N. Ireland Politics

Warning over counterfeit cosmetics in Northern Ireland

Mascara
Image caption Fake mascara could be dangerous to the user

The word make-up could be taking on a whole new meaning in Northern Ireland after a Belfast trader was fined £240 for selling counterfeit cosmetics.

Fake versions of big name brands MAC, Bobbi Brown and Chanel were found when Trading Standards swooped on the premises of Kevin Higgins at the Dairy Farm shopping complex on the Stewartstown Road in December 2009.

He was fined after pleading guilty to four charges under the Trade Marks Act 1994 at Belfast Magistrates Court on Tuesday.

Now Trading Standards officer Damien Doherty is warning consumers to be on their guard when purchasing cosmetics which he say are "becoming increasingly common in the counterfeit market".

"If an item is popular, it is likely to be counterfeited and these days anything can be counterfeited, so it is no surprise that we are seeing items such as mascara, eye shadow palettes and eye-liners being copied and placed on the market," he said.

"It can be very difficult to identify a fake from a genuine article especially in the locations they are sold such as online websites or auction sites.

"In a lot of cases, you can't actually see the item so it can be very difficult to spot which is the genuine article and which is a fake.

"People who are looking to buy these items, they are going to buy the most popular ones, so the counterfeiters will copy the most popular brands, the ones that are selling well."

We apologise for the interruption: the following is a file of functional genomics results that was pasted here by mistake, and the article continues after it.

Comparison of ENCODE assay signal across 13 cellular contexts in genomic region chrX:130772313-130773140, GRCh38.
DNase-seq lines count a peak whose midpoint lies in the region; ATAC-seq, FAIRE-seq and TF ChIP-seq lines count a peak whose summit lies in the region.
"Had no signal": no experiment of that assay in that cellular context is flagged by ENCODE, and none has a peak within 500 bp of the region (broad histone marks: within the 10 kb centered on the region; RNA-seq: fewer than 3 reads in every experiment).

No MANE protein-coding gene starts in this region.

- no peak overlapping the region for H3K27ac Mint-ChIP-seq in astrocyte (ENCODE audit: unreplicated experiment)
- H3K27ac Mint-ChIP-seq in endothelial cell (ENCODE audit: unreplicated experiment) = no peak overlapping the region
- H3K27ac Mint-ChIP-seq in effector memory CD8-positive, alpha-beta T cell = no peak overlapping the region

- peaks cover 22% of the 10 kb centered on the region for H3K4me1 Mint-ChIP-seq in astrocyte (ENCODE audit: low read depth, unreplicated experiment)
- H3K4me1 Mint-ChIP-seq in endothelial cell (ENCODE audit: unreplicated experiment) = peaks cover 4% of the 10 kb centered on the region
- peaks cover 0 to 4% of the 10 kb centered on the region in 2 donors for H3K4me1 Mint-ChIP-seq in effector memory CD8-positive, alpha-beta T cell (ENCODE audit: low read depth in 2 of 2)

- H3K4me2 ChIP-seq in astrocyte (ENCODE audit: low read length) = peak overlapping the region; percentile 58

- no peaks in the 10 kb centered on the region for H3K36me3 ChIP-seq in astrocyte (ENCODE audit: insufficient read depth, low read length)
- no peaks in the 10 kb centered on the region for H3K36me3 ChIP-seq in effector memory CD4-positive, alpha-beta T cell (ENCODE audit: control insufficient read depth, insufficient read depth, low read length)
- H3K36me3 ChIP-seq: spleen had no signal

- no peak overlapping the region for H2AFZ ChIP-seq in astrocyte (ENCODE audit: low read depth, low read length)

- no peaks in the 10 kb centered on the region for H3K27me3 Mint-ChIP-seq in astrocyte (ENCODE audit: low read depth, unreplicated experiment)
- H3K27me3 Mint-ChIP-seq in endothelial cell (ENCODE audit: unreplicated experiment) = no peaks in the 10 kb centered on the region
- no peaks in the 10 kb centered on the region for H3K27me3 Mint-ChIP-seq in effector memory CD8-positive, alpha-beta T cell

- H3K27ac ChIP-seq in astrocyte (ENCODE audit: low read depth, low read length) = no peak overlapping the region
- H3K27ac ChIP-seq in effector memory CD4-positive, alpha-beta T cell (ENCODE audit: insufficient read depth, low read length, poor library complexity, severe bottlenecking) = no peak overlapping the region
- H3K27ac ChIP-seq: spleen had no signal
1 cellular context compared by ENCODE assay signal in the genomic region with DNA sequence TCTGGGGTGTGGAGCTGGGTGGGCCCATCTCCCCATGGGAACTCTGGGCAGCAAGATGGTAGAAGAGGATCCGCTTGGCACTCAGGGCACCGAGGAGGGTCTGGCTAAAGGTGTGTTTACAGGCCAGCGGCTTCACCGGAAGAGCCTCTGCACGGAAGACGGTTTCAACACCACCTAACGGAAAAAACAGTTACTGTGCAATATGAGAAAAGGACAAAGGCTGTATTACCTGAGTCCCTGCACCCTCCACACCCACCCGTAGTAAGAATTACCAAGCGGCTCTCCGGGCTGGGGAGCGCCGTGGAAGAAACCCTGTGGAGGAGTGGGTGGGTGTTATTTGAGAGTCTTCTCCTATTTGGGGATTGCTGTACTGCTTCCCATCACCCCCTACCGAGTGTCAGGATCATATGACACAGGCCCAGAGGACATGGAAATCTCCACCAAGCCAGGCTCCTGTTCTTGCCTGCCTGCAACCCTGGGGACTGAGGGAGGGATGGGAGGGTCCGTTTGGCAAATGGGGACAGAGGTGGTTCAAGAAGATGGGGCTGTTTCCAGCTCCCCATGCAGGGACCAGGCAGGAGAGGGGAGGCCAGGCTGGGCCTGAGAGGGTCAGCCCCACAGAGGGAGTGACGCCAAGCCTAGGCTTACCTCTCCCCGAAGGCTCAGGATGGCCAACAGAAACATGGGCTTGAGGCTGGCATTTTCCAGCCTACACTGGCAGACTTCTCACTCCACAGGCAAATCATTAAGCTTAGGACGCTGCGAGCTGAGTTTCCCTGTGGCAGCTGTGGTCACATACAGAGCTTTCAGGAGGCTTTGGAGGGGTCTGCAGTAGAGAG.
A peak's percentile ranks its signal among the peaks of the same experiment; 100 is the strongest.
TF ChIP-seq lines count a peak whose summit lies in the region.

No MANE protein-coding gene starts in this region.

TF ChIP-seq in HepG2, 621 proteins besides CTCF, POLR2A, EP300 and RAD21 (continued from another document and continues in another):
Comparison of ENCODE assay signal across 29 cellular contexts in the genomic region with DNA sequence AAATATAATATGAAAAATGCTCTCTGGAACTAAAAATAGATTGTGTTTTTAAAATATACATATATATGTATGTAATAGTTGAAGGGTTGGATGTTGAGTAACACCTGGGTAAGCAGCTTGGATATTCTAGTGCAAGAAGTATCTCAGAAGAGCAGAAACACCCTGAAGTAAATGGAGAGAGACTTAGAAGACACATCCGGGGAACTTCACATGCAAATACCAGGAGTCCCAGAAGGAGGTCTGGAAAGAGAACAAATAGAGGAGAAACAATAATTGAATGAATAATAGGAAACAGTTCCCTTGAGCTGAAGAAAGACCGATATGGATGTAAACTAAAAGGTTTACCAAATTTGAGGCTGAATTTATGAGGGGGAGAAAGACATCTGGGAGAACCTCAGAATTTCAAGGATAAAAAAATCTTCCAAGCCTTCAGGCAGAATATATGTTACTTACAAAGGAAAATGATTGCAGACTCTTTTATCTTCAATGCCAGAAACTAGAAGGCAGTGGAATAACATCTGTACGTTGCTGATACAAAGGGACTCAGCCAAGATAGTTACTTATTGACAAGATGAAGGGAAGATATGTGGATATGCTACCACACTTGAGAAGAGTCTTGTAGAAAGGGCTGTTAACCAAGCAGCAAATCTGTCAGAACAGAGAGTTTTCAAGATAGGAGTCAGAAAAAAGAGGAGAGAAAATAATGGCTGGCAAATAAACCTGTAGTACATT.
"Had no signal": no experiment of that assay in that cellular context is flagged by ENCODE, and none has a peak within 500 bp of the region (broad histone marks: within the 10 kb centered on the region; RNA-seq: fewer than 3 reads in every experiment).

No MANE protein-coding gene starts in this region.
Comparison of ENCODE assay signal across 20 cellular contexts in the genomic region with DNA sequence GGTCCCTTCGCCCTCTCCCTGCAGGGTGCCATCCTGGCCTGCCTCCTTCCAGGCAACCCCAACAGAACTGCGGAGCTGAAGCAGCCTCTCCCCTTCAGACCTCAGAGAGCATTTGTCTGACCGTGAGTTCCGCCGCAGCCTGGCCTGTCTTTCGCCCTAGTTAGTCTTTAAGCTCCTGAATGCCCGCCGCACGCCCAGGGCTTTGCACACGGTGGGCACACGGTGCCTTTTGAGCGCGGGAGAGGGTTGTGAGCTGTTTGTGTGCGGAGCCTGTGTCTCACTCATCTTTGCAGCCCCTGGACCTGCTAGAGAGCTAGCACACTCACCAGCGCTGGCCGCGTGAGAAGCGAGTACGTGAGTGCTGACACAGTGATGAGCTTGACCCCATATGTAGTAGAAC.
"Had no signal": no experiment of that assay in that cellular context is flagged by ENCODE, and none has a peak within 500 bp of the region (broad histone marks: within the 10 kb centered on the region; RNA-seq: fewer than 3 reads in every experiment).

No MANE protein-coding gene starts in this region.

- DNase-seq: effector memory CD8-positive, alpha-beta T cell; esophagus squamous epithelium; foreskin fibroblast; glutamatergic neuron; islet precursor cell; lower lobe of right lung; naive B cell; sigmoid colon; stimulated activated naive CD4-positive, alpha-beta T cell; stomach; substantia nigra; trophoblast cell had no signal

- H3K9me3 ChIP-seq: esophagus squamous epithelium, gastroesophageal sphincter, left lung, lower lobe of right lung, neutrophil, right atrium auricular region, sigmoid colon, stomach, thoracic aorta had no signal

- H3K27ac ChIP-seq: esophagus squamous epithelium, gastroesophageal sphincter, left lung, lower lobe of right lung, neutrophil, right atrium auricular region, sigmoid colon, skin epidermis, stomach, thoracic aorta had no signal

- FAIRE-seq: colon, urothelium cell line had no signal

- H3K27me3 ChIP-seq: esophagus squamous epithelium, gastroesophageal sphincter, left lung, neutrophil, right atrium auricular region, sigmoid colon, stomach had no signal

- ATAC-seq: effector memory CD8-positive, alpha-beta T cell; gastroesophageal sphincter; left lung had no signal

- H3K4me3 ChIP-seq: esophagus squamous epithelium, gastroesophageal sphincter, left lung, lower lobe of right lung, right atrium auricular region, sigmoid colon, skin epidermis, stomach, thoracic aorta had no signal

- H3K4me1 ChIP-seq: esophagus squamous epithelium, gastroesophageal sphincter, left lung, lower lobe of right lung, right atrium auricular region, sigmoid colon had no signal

Dangers

Mr Doherty said people often purchase such items in the belief they are getting a bargain, but warned of the potential dangers lurking in fake beauty items.

"Consumers don't often realise the reason these goods are cheaper is because they are badlly made and the make-up can sometimes be dangerous," he added.

"The cosmetics are potentially dangerous to consumers and it is unlikely that they will be subject to the same stringent safety tests as legitimate brands.

"Counterfeit make-up has been known to cause serious rashes, allergic reactions and in more serious cases even cause burning to the skin.

"As these items are often applied to eye areas, it is also important consumers think very carefully before deciding to purchase them."

Mr Doherty said common sense goes a long way in avoiding a make-up disaster and said the old adage of "if a deal seems to good to be true it probably is", still rang true.

"For instance if a brand name mascara is on sale on a website for a tenner when it would normally retail for £20 then the chances are it is going to be fake," he added.

"The majority of brand name make-up is only sold from reputable stores and genuine articles are less likely to be found in market stalls or on independent websites."